August 15, 2001 |
In an attempt to rouse the comatose economy, Japan's central bank Tuesday announced that it would further ease monetary policy by taking a series of interventionist steps it has long resisted. Japan's interest rates are already close to zero, so stimulating demand can't be achieved by simply cutting rates, a course the Federal Reserve has aggressively pursued in recent months as the U.S. economy has headed south.
August 20, 2001 |
A top executive at the Bank of Japan said Sunday that the central bank would consider further steps to ease monetary policy if the country's economy continues to founder. The remarks by executive director Minoru Masubuchi came days after the central bank decided to pump more cash into the country's banking system in a move that surprised investors and gave a momentary lift to the nation's slumping stock market.
August 1, 1998 |
Cracking down on corruption in Japan's financial industry, a new watchdog agency handed out penalties to nine major banks and four brokerages whose employees were accused of wining and dining public officials. The Financial Supervisory Agency announced Friday that it is banning Sanwa Bank from mutual fund sales for one year. It imposed lesser penalties on the other banks and brokerages. The agency was set up in June to root out widespread corruption in the financial industry.
February 3, 1998 |
Monday's dramatic gains in several Asian markets, on the first day of trading following a five-day break for the Lunar New Year, extend a rally that began Jan. 13 and reflect a growing belief that the region's economic reforms have some credibility. Hong Kong's Hang Seng stock index rocketed 1,326.2 points, or 14.3%, to 10,578.60 on Monday. It was the second-biggest point gain ever. The Indonesian market's main index soared 14% to 554.11, and Thailand's main index zoomed 12%.
April 23, 1998 |
Japan's Ministry of Finance said Wednesday that it will punish more than 100 of its officials for being wined and dined by representatives of the businesses they regulate. The ministry is investigating 400 other officials to determine if they too were entertained by private companies with which they have government dealings. The nature of the penalties will be revealed soon, the ministry said, refusing to elaborate. Japanese bureaucrats long have accepted lavish attention from private companies.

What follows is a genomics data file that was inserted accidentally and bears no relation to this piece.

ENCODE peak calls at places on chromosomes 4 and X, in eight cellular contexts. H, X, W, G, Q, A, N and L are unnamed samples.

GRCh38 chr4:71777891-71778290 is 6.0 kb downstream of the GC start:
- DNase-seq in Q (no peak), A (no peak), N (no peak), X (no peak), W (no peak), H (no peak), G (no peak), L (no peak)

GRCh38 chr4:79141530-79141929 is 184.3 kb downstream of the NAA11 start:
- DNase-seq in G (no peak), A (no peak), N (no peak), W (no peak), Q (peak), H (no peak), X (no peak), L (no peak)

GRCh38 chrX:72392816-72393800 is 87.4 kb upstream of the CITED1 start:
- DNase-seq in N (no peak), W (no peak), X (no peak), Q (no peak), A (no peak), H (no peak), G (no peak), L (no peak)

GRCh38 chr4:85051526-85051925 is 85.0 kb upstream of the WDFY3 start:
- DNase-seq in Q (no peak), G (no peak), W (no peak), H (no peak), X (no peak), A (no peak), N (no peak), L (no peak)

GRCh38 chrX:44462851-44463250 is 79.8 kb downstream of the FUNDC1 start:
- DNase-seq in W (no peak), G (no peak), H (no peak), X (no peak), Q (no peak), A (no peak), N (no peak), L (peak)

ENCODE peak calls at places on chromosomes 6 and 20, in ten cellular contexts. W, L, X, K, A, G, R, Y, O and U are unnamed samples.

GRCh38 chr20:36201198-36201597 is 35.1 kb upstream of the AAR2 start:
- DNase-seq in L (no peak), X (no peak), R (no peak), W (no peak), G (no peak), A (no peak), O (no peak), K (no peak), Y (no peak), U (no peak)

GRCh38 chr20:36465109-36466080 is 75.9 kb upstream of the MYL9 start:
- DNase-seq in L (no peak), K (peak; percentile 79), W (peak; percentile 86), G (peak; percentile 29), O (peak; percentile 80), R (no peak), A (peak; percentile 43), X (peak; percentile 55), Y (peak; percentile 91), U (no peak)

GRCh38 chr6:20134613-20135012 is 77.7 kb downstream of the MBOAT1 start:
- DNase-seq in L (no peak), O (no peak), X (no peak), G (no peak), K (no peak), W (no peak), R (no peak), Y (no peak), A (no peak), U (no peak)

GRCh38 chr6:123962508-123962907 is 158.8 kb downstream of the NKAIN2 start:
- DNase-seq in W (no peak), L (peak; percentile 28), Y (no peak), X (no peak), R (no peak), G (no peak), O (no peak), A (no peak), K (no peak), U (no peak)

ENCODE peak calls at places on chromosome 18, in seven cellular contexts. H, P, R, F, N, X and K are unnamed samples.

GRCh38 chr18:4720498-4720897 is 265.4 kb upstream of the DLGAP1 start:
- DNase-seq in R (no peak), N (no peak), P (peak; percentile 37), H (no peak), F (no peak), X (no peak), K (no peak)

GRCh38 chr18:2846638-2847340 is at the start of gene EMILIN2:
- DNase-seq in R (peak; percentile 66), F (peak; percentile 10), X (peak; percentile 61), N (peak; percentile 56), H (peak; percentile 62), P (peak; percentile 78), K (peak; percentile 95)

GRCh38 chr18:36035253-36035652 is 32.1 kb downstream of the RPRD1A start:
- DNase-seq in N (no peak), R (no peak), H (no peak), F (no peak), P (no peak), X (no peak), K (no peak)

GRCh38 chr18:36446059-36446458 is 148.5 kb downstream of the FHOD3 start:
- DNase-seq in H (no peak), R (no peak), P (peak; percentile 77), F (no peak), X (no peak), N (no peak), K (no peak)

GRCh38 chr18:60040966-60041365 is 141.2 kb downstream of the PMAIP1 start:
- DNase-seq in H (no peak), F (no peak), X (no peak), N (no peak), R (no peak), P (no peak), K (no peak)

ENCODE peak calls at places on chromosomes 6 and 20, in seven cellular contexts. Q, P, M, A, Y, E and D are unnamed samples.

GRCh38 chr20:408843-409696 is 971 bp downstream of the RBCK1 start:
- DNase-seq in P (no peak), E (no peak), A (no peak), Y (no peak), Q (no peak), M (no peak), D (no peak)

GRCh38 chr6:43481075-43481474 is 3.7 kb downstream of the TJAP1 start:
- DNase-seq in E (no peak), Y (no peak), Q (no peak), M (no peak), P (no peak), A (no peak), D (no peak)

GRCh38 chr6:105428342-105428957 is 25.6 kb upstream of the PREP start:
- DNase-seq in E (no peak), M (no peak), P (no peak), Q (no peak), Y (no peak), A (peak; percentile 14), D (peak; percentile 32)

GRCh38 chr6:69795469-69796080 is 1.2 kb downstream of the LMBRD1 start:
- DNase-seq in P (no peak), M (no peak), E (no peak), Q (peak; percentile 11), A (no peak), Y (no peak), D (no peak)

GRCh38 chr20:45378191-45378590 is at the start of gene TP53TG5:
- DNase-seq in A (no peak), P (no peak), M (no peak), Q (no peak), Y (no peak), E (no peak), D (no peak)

July 31, 1998 |
Japanese banks, mired in bad loans that by some estimates have grown to $1 trillion, saw their stocks jump in value Thursday, reflecting investors' belief that Japan's new leaders will spare the banks the radical restructuring that critics say they need. "The market expects a soft landing for banks," said Garry Evans, strategist with HSBC Securities here. "The problem is, if the landing is too soft, you land in a bog."
February 26, 2000 |
The head of a key Japanese bank reform agency was forced from office after opposition politicians released a tape recording of him offering to shield weak financial institutions from scrutiny by government auditors. The abrupt departure of Michio Ochi was precipitated by a speech last week in which he promised to give his "utmost consideration" to lenders who complain that auditors are being too tough. Ochi had been named chief of Japan's Financial Reconstruction Commission last fall.
October 2, 1998 |
Long-Term Credit Bank of Japan Ltd. said Thursday that it sold its Tokyo headquarters building and the land it is built on to a real estate company, Chobuil Corp., for about $708 million. The bank said it will post a profit of about $382 million from the sale. LTCB will lease the property from Chobuil, in which it holds a minority stake. LTCB is at the center of political debate over whether to use taxpayer money to help clean up the Japanese banking industry's mounting bad-debt problem.